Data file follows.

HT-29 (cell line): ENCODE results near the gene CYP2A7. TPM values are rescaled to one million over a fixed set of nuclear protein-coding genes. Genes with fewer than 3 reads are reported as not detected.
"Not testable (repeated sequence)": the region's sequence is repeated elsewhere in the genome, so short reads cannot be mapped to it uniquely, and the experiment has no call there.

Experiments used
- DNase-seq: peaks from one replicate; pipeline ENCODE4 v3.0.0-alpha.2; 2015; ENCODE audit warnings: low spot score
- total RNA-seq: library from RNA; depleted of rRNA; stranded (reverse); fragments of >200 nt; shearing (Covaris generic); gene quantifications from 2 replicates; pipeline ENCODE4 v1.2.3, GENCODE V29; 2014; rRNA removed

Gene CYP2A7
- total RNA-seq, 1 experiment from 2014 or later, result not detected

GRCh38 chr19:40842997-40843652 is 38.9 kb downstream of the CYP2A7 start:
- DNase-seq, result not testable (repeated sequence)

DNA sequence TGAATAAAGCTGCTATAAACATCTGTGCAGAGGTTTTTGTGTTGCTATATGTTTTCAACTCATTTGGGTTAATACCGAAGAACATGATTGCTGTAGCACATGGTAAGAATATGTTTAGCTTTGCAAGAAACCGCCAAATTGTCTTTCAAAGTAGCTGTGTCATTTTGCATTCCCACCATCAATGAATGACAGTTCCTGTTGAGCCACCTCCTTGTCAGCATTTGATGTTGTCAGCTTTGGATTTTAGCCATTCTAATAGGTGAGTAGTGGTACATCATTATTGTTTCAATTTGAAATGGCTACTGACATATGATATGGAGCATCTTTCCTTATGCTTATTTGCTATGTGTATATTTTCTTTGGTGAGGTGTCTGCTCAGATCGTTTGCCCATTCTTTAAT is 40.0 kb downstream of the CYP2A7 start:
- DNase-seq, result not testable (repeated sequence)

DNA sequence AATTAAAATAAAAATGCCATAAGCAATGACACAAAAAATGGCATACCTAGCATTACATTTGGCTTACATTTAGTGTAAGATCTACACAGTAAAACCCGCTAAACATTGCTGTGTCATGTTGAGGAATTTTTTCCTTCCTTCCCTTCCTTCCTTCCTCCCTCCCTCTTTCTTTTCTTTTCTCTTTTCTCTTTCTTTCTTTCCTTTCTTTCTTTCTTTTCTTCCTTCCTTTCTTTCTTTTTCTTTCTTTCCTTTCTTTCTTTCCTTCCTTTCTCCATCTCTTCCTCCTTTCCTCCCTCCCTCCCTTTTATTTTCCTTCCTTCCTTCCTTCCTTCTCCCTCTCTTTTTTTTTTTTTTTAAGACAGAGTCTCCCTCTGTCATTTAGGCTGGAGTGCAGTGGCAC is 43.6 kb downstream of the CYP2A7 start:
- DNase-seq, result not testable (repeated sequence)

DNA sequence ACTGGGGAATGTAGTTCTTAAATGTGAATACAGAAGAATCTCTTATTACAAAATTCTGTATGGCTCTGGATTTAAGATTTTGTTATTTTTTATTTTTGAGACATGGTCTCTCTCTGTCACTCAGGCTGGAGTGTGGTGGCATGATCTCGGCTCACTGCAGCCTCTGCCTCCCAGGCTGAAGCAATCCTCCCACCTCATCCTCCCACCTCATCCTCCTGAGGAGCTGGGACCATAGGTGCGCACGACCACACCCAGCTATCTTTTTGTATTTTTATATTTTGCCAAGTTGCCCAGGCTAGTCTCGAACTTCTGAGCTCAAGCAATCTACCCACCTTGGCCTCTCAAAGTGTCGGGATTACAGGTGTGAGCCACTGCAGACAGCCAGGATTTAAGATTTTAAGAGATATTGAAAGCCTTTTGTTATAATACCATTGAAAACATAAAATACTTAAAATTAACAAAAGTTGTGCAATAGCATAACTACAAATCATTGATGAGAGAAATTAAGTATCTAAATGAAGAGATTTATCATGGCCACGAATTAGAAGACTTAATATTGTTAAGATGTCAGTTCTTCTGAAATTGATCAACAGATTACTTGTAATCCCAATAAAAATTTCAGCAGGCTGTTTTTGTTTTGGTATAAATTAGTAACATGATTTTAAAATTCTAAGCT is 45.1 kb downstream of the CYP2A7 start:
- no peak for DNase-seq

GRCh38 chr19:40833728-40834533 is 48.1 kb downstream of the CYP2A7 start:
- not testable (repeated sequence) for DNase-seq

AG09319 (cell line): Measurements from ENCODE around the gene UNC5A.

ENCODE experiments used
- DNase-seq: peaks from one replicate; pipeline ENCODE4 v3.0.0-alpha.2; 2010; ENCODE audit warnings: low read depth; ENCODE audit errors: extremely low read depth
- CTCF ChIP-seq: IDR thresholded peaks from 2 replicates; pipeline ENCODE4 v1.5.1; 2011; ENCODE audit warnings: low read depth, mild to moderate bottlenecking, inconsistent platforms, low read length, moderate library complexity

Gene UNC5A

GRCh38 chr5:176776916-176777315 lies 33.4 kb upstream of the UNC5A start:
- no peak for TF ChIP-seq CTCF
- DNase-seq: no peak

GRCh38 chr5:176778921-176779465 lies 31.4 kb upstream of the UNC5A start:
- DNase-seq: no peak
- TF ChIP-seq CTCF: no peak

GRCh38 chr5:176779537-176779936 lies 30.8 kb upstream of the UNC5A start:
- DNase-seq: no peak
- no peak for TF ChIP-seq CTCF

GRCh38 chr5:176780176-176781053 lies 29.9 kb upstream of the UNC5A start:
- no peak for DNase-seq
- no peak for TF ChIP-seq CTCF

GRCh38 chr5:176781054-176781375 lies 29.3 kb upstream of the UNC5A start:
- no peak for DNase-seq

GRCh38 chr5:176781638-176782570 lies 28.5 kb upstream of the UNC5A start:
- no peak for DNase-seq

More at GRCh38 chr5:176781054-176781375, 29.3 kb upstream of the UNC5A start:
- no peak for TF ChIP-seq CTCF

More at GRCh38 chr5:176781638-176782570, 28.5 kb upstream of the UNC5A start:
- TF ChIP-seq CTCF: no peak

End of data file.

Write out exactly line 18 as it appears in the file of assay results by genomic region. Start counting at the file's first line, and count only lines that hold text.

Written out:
AG09319 (cell line): Measurements from ENCODE around the gene UNC5A.